Photo credit: Lyon College
Chief Justice of the Arkansas Supreme Court John Dan Kemp advised Lyon students not to take their freedoms for granted.
Kemp visited the College on Sept. 17 to celebrate Constitution Day, discussing the history of the Constitution and how it related to his experience working in the judicial branch. Reflecting on a recent 9/11-centered event, Kemp said he was reminded that most college students either were not born or were too young to remember the hijackings.
“Those of us who are older experienced that, and we can remember where we were. For everyone else, 9/11 is just history,” he said.
“The same is true for our constitution. It’s history. The only thing we’ve lived through is the benefits of that constitution that we sometimes take for granted.”
While these freedoms are now classified as inalienable rights, they were not recognized before the Constitution was drafted. When the U.S. was under the influence of the British Crown and King George II, the king appointed judges, the judges set the taxes, and the colonies paid without representation.
“Our constitution criticized King George III for making judges dependent on his will alone,” Kemp said. “[Now] Judges in Arkansas are elected… They are able to rule fairly without fear of being removed from office for a decision the king disagrees with.”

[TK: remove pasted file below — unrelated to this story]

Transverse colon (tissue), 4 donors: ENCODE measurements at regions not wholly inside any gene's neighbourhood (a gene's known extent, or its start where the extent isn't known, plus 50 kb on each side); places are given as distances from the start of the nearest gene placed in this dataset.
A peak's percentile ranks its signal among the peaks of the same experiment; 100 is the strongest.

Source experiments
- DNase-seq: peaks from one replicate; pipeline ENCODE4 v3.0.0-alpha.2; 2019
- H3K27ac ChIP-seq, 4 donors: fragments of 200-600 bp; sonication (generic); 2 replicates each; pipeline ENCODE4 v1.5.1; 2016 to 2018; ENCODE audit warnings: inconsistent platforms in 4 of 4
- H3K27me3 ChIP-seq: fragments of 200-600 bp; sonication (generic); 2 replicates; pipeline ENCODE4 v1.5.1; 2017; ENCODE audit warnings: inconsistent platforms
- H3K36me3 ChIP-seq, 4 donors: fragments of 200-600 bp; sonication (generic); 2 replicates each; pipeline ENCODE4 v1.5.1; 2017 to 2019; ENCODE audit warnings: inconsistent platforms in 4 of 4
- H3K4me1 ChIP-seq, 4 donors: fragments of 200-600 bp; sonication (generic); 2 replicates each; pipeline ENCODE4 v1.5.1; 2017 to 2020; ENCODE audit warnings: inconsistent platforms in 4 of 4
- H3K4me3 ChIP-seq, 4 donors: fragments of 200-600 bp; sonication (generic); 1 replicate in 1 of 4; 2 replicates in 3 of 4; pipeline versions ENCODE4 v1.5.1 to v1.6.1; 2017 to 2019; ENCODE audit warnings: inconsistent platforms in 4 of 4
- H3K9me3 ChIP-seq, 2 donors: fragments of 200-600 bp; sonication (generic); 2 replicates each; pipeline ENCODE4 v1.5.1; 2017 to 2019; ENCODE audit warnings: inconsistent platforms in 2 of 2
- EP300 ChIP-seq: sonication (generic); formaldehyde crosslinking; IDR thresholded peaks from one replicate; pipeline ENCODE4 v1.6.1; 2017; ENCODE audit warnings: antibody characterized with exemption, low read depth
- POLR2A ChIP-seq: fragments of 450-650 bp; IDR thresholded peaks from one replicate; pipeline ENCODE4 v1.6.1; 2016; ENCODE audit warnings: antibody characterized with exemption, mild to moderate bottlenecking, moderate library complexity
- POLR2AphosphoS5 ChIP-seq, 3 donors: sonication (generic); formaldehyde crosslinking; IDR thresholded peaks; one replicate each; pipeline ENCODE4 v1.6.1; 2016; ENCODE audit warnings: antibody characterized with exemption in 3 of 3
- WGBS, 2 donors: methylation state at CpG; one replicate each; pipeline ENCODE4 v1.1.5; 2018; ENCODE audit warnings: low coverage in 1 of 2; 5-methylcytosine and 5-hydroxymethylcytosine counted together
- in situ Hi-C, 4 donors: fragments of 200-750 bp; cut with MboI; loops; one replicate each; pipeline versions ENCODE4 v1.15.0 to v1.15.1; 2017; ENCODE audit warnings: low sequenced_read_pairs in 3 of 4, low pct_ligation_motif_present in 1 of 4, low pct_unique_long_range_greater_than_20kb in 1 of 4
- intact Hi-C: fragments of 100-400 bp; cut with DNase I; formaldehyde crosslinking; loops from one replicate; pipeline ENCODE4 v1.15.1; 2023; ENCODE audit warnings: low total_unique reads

Kemp continued, “I think it’s the best way to appoint judges. What I appreciated most when I ran for Chief Justice was that when I would visit people they were not too shy to tell me the problems they had with the court system … some of those problems I could address and try to correct.”
None of that would be possible without the Constitution, he said.
“It’s hard to conceptualize a time before the constitution was written. We were an experiment in democracy.”
Kemp brought up the importance of jury pools, encouraging students to take advantage of the freedoms granted by the Constitution.
“Aside from serving in the military, jury duty, and voting are the most patriotic things one can do,” Kemp said.
“This is an important day to celebrate the history of our Constitution and what it means for our republic,” said Lyon President W. Joseph King.